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Eugene Robinson is an absolute must read

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In his Friday column titled A little more revenue could go a long way.   Perhaps you can get a sense of where he is going from the very beginning:  

Do progressives care about reducing the national debt? Of course they do, no matter what the White House might believe.

While acknowledging all of the legitimate worries about the financial direction of this country, ultimately Robinson is coming down on the side of the approach proposed by the Progressive Caucus.  As he notes about confronting the problems we face,

The way to avoid this dystopian future is to bring spending and revenue more into balance. Yes, there will be some pain and sacrifice. But it is not necessary – nor is it wise – to heap a disproportionate share of the burden onto the backs of the poor, the elderly and the battered middle class.

What is the alternative? Well, we could begin by recognizing that while spending is too great, in historical terms, revenue is far too meager. We ought to be taxing and spending at roughly 20 percent of GDP, which means that a sensible, equitable, long-term program of debt reduction ought to include spending cuts and revenue increases in roughly equal measure.

There is much more, and I am pretty much at the limit of fair use already.  

You should read, and pass on, his column.

But please keep reading.

The reality is that the only way of getting a vote through the House on debt ceiling will require a minimum of 100 Democratic votes.  That is because those either in the Tea Party Caucus on the Republican side, or afraid of them, are prepared to vote against ANY raising of the debt ceiling, whether or not they get a lot of stuff they say they want.

And Republicans as a whole really want there to be Democratic votes if Medicare is being cut, because they were getting pummeled last month over the Ryan budget which cut Medicare.  They want that issue off the table.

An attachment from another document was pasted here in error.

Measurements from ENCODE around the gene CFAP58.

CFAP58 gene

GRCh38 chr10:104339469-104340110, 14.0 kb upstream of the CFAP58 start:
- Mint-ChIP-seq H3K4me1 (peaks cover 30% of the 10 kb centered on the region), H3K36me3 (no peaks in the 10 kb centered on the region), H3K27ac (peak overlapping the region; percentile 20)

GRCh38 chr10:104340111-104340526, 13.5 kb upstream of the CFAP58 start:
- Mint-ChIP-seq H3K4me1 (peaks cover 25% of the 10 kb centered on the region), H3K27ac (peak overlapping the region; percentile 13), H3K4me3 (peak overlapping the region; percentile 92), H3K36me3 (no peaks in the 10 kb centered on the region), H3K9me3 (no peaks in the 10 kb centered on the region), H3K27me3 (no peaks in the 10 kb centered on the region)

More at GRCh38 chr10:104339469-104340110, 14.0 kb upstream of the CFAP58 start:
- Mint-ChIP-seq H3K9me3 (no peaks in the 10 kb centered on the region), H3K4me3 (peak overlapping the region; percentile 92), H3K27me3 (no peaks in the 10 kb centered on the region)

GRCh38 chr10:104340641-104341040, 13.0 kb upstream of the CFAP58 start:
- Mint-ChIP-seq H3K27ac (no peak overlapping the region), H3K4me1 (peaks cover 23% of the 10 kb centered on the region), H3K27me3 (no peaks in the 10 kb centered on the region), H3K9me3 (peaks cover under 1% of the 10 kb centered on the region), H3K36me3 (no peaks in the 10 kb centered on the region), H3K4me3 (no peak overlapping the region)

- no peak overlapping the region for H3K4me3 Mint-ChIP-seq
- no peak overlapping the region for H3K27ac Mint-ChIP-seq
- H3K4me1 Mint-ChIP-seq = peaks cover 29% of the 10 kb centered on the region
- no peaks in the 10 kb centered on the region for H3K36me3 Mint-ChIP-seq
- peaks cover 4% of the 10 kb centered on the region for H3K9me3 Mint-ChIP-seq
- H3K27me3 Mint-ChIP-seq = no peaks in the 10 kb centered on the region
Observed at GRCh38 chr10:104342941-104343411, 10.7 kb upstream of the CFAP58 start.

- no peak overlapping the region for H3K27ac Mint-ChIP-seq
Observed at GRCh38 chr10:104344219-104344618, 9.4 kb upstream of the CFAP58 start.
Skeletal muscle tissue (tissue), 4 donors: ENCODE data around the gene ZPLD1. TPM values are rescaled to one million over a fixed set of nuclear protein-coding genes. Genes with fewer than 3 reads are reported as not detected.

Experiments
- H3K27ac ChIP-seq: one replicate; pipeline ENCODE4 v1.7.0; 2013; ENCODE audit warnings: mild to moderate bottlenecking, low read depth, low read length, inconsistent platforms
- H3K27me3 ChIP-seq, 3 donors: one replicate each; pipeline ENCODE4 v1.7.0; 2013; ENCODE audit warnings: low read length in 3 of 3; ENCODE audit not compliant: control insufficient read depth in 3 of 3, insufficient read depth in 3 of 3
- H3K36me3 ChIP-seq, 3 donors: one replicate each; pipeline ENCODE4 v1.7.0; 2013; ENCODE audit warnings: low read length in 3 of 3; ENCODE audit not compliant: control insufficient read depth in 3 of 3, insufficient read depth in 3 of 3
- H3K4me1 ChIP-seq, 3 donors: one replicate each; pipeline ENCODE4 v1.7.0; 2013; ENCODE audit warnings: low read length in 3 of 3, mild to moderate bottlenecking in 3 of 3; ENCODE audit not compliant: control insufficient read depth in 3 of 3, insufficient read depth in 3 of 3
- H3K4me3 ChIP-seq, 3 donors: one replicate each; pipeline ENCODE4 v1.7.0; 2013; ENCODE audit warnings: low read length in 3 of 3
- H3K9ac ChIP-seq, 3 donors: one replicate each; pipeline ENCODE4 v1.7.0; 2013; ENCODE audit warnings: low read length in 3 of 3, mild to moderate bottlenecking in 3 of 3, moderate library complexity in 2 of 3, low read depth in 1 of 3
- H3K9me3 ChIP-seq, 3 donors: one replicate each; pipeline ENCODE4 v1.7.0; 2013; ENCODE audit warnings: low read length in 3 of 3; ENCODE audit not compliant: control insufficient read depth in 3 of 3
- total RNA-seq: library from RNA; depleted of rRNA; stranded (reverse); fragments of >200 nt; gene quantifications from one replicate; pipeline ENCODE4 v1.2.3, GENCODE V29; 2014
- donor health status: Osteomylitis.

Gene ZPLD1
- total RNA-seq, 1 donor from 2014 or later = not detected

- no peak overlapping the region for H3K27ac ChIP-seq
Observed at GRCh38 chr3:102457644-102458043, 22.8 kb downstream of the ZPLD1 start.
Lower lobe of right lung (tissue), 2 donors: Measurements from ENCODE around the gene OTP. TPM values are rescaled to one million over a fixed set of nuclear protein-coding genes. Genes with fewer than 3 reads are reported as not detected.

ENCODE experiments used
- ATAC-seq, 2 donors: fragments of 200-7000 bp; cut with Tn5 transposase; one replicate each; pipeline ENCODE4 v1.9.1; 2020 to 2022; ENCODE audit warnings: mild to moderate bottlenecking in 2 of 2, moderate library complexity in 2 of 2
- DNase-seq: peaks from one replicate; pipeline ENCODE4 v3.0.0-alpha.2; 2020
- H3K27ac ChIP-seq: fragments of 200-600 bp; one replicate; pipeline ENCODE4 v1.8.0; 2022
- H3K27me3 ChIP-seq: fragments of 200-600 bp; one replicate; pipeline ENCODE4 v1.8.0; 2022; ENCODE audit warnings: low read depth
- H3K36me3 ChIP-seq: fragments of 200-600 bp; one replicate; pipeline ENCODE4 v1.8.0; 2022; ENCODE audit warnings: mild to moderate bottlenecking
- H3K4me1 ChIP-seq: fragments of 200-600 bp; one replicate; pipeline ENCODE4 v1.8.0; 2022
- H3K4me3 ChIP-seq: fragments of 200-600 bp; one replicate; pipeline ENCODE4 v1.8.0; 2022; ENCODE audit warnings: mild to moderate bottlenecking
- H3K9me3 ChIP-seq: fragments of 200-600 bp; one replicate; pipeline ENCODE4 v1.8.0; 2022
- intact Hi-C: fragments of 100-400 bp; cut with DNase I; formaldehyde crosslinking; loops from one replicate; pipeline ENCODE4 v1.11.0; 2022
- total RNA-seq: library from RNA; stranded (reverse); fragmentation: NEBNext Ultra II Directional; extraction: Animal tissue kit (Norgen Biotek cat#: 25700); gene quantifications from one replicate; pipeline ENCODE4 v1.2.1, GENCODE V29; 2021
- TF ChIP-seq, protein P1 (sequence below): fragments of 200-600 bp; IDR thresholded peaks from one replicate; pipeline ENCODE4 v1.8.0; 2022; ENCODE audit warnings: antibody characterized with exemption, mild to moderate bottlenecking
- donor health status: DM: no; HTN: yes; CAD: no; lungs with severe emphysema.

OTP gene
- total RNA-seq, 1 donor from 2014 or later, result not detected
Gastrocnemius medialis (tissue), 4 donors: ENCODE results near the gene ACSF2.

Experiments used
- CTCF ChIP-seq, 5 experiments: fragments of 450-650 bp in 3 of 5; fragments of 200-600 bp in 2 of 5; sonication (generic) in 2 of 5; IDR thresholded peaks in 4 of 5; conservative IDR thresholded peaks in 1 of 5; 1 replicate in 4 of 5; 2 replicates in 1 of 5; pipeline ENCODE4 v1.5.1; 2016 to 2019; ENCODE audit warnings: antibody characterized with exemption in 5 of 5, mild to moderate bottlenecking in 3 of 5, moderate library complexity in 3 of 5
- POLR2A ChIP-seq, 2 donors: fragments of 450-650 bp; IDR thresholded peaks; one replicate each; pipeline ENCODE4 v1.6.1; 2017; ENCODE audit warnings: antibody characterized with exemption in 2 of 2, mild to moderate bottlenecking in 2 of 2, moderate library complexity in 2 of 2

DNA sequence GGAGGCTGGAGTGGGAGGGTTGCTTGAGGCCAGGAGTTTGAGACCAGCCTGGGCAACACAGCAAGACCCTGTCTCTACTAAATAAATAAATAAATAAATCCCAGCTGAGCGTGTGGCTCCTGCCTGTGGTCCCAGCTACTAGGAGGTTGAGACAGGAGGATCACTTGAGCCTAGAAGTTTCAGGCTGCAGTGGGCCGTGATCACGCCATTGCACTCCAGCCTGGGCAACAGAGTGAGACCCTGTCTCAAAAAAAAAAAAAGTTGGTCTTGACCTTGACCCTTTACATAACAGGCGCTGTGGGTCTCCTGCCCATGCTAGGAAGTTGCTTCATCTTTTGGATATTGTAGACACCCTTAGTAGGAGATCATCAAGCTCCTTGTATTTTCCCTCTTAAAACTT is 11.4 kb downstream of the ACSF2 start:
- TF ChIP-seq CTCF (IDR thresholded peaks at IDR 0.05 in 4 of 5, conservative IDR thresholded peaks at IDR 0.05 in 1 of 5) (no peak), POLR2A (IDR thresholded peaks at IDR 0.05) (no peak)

What Robinson does is runs the numbers in a way that makes it pretty clear.

For example, letting the Bush era tax cuts for those with taxable income over 250,000 expire would gain $700 billion over a decade, and combine that with eliminating some of the tax breaks currently given the wealthy –  such as allowing carried interest to be taxed at a capital gains rate of 15%, getting rid of the writeoff on corporate jets that has been recently discussed “and soon you’re in the neighborhood of a trillion dollars.”

He is also suggesting that we consider lifting the cap on income on which Social Security taxes are assessed.

Here let me make a small digression.  I had a conversation with a member of House Financial Services this evening in which I raised the possibility that rather than means testing social security payments, we consider adjusting them by local cost of living, as we do with federal pay.  I was informed that some members of the House had tried to get this issue on the table within the past two years, but were shot down.

Robinson says that BEFORE we begin to look at medical expenditures –  which really do need to be brought under control – we first look at defense.  Let me quote him again:  

If we could trim the Pentagon’s spending by 15 percent – I know I’m dreaming, but humor me – we’d save another $1 trillion over 10 years.

Here’s a key point.  Republicans were saying that the Dems didn’t have a plan.  That ignored the People’s Budget, and the various other suggestions that have come from the Congressional Progressive Caucus over the past weeks.  

Robinson is the winner of the Pulitzer.  Besides his syndicated Post column, he has an additional megaphone in his appearances on MS-NBC.   I would not be at all surprised to find out he had been on that network tonight talking about some of this.

His voice is legitimizing the approach of the Congressional Progressives.  In fact, were you to look at the opinion page at the Washington Post website, the teaser for his column looks like this:

Do the deficit math

The progressive plan is the right plan.

Robinson goes quite a long way in this column.  In his penultimate paragraph he takes on American Exceptionalism in our handling of health care, noting that other nations are able to provide health care through private companies through single payer health systems!!!  He asks bluntly, But what’s the point of being exceptional in areas where we’ve clearly fallen behind?

Robinson began by arguing for the Progressive case.  Remember those opening two sentences with which I began?

I am going to repeat them, because they provide the front-end of the framing of the piece.

And then I will conclude as does Robinson, with the parallel two sentences at the end of his powerful piece.

Remember, the beginning, and then the end:

Do progressives care about reducing the national debt? Of course they do, no matter what the White House might believe.

There is, indeed, a way to eliminate these strangling deficits with fairness and an eye toward a brighter future. It just happens to be the progressive way.

Let’s here it for Progressives and the progressive way.  Thank you Eugene Robinson!